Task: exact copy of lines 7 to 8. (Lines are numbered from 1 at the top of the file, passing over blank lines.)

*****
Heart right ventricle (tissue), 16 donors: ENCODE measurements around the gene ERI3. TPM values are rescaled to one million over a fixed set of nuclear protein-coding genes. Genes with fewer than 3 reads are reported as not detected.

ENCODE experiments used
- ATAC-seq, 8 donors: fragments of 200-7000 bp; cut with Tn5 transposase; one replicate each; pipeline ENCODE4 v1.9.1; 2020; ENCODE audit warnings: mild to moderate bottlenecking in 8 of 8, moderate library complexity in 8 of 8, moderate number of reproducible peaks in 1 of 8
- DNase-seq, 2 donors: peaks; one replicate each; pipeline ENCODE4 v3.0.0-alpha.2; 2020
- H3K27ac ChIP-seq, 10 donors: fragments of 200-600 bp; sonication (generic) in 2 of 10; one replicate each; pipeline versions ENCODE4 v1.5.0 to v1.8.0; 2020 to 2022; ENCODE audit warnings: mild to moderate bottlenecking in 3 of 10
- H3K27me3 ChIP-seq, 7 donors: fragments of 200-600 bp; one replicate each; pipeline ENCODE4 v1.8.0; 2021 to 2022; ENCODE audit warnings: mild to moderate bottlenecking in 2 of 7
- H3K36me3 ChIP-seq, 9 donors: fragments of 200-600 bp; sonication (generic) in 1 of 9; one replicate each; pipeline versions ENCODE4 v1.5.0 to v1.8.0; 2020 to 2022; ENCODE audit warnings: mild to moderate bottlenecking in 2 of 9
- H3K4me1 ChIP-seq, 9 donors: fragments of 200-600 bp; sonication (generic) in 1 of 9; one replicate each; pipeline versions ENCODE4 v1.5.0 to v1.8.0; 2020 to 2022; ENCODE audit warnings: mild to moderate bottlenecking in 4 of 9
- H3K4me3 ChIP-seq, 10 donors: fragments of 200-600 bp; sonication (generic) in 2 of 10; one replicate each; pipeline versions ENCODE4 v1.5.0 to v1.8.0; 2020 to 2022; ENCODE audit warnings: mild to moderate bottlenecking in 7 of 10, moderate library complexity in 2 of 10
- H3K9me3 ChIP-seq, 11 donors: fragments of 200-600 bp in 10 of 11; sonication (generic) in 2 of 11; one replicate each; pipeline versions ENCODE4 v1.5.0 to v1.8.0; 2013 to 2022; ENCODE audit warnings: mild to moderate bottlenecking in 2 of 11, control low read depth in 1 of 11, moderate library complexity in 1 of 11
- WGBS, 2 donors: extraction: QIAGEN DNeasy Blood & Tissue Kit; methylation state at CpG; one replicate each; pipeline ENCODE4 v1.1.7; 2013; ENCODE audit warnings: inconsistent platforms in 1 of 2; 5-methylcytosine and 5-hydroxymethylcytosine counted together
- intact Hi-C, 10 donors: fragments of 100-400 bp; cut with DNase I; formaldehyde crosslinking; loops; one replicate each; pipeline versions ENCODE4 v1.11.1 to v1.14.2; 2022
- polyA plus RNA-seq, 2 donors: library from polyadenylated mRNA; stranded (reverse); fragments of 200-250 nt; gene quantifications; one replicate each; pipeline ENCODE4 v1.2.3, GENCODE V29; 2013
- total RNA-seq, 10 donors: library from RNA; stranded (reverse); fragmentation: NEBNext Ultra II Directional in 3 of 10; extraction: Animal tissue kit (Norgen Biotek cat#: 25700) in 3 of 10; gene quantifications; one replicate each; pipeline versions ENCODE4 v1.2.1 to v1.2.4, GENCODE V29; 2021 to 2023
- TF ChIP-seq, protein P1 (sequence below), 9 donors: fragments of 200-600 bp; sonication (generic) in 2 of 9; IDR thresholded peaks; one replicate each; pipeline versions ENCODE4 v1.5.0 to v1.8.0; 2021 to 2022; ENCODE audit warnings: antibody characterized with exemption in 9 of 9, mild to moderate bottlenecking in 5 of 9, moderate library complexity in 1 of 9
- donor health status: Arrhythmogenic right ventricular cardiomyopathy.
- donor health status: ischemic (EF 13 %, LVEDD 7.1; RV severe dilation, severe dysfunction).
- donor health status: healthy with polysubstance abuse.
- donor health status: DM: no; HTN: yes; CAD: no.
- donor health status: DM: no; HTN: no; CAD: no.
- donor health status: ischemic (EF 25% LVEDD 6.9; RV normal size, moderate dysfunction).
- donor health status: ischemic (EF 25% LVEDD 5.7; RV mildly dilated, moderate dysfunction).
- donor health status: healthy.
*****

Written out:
- H3K36me3 ChIP-seq, 9 donors: fragments of 200-600 bp; sonication (generic) in 1 of 9; one replicate each; pipeline versions ENCODE4 v1.5.0 to v1.8.0; 2020 to 2022; ENCODE audit warnings: mild to moderate bottlenecking in 2 of 9
- H3K4me1 ChIP-seq, 9 donors: fragments of 200-600 bp; sonication (generic) in 1 of 9; one replicate each; pipeline versions ENCODE4 v1.5.0 to v1.8.0; 2020 to 2022; ENCODE audit warnings: mild to moderate bottlenecking in 4 of 9